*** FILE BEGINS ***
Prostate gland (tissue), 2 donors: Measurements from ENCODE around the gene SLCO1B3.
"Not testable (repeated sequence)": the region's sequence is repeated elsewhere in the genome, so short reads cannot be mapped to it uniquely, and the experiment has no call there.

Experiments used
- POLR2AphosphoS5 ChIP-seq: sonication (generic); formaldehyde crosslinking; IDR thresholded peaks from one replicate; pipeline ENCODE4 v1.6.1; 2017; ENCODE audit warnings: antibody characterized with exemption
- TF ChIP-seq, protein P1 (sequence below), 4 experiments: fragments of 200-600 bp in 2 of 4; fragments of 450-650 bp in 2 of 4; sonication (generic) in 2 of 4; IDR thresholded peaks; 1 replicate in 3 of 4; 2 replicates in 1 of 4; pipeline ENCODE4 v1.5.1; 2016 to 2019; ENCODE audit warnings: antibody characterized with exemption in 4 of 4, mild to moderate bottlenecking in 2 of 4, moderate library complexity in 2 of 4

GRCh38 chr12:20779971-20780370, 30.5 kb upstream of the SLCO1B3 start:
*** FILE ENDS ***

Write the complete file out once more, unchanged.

Prostate gland (tissue), 2 donors: Measurements from ENCODE around the gene SLCO1B3.
"Not testable (repeated sequence)": the region's sequence is repeated elsewhere in the genome, so short reads cannot be mapped to it uniquely, and the experiment has no call there.

Experiments used
- POLR2AphosphoS5 ChIP-seq: sonication (generic); formaldehyde crosslinking; IDR thresholded peaks from one replicate; pipeline ENCODE4 v1.6.1; 2017; ENCODE audit warnings: antibody characterized with exemption
- TF ChIP-seq, protein P1 (sequence below), 4 experiments: fragments of 200-600 bp in 2 of 4; fragments of 450-650 bp in 2 of 4; sonication (generic) in 2 of 4; IDR thresholded peaks; 1 replicate in 3 of 4; 2 replicates in 1 of 4; pipeline ENCODE4 v1.5.1; 2016 to 2019; ENCODE audit warnings: antibody characterized with exemption in 4 of 4, mild to moderate bottlenecking in 2 of 4, moderate library complexity in 2 of 4

GRCh38 chr12:20779971-20780370, 30.5 kb upstream of the SLCO1B3 start: